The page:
Wednesday, May 12, 2010
Guess the Plot
1. Jed Martenson has always denied being a problem drinker, but when his pile of empty Jack Daniels bottles gets included on a map of Tennessee as a geographical feature, his family have to stage an intervention.
2. Spirit Hill's father told her she was named for the area where he proposed to her mother. He failed to tell her he promised the spirits his first born child if her mother said yes.
3. After her first child dies, Rebecca faces an uphill spiritual battle. And so does her husband Gus after Rebecca decides she'll have no more children, and ensures it by cutting Gus off for good.
4. For all of Billie's eighteen years, her mum has been trading "spiritual consolation" to Reverend Willie for gallon jugs of communion wine. Now Reverend Willie has his eye on Billie. Can she string him along long enough to get her Spirit Hill Wine business on its feet?
5. In the town of Spirit Hill, a teenage girl is unwittingly involved in a series of bank robberies and a dog grooming scam. When her parents discover she’s not been to school for three months, they file a lawsuit . . . against the school! Hilarity ensues.
6. Spirit Hill got her name from her granola-munching parents, and her necromantic ability from a two-timing gypsy. When zombies come looking for organic brains, can she save her beloved commune?
In the spring of 1938 a baby boy dies on a remote farm in the drought-stricken province of Saskatchewan. His father, Gus, immerses himself in his daily chores, avoiding thoughts of his son's death and the part he played in it. [Namely, he caused it.] [But then, in 1938 Saskatchewan, what are you supposed to do for entertainment besides juggling babies and chainsaws.] The mother, Rebecca, loses the will to leave her bed. [I, too, have lost the will to leave my bed. That's why I've completely surrounded it with vending machines.] She wonders how Gus could walk away from the grave and back into a life that continues as usual. She can't bear to be touched, not emotionally, not physically. [If his wife never leaves her bed and can't stand to be touched, it doesn't sound like Gus has walked back into a life that continues as usual.] She swears an unspoken vow: no more babies. .As their marriage begins to crumble, and it seems the farm will fail, Gus devises a plan that might be their salvation if his wife and Fate will cooperate. [Apparently we're supposed to guess what the plan is. Let's see, it must be one of the following:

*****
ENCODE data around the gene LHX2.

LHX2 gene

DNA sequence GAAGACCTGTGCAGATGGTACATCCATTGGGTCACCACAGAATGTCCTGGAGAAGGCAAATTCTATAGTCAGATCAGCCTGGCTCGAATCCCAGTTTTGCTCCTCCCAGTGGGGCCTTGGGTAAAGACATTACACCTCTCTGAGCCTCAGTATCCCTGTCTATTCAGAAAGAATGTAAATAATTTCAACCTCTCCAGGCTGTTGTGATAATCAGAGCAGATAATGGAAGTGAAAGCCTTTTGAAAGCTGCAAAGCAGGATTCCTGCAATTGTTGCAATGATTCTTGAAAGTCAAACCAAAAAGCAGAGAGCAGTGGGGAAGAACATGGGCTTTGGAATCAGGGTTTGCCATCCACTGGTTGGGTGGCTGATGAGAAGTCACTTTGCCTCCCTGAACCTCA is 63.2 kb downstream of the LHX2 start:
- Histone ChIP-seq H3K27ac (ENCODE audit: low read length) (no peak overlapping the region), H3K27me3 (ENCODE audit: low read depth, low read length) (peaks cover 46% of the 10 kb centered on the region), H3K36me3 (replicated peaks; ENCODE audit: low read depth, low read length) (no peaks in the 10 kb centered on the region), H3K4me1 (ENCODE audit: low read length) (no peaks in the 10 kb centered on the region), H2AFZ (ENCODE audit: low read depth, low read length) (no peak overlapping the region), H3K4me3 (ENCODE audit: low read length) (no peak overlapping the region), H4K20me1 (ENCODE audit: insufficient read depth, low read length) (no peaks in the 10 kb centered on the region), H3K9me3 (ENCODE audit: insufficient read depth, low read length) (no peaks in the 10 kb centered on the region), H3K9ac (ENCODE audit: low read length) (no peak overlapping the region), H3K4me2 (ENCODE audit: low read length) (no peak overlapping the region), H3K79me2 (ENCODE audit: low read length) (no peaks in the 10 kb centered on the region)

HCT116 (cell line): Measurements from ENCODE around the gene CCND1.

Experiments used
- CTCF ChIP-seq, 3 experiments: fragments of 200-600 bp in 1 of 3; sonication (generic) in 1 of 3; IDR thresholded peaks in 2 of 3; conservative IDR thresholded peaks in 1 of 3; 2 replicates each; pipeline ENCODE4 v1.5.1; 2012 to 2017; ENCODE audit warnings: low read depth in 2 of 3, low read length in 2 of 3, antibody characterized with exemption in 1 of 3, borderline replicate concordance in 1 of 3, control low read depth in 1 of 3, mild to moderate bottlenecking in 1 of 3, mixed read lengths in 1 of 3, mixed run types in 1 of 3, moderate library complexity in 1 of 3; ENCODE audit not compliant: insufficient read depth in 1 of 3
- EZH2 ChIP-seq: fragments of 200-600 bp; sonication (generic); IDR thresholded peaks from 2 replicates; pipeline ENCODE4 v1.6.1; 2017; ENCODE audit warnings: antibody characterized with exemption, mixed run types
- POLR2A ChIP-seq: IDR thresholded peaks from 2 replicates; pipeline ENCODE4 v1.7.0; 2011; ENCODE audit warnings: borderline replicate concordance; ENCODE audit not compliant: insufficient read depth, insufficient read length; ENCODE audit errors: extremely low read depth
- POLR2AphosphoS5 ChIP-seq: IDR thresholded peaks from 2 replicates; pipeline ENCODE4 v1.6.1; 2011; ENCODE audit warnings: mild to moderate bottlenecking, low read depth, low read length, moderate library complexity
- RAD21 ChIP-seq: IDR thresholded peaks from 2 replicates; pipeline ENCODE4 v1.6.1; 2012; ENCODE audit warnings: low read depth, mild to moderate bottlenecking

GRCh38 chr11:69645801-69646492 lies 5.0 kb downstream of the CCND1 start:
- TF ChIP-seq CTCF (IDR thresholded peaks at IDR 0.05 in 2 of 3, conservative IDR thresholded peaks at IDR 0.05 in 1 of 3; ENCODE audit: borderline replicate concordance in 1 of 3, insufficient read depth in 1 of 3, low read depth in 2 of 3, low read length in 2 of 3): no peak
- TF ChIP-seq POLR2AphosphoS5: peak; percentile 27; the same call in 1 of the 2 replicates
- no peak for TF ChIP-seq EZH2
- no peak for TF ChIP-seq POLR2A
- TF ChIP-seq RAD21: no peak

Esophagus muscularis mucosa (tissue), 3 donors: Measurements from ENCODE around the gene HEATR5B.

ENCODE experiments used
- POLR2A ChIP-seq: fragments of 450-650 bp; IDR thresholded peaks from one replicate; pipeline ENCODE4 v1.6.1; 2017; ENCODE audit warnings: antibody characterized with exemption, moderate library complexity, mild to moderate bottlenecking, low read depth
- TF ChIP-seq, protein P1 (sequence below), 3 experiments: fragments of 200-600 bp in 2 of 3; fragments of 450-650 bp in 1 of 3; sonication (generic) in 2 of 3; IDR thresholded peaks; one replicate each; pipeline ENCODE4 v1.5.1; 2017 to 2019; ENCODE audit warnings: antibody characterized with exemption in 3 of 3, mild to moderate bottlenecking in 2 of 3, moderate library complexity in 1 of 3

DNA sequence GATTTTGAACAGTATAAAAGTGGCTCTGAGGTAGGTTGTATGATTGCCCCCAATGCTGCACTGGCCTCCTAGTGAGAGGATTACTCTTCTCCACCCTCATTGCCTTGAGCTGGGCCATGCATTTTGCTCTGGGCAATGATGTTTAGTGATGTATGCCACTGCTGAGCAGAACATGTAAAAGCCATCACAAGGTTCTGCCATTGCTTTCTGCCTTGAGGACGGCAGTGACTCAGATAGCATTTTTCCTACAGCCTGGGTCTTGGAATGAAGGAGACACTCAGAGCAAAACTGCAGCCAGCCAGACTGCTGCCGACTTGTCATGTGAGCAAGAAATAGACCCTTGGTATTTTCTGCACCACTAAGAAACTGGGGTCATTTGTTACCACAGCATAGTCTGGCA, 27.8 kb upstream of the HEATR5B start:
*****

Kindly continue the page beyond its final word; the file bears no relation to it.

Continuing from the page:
1. Drive the tractor to Saskatoon, sell it for $1000, and spend the money stocking up on Molson Golden.
2. Win the Canadian lottery (That's the part where this Fate character needs to cooperate.) and join a co-ed curling league.
3. Switch from wheat, barley and canola to poppies, coca, and hockey pucks.]
My literary novel, SPIRIT HILL, is complete at 65,000 words. I've published three short stories. Recently, I earned a post-graduate certificate in Creative Writing from the Humber School for the Creative Arts in Toronto, Canada.
Thank you for your time and consideration.
I once told a writing class, "If your story is unbearably depressing, one way to lighten it up is to set it in Moose Jaw, Saskatchewan." Is this set in Moose Jaw?
Crumbling marriages, gut-wrenching deaths, unendurable depression, and farming in deserts are standard fare in litfic. It's Gus's wacky plan to escape it all that sets this apart, at least until the plan fails miserably, the barn burns down and Becky commits suicide. What's the plan?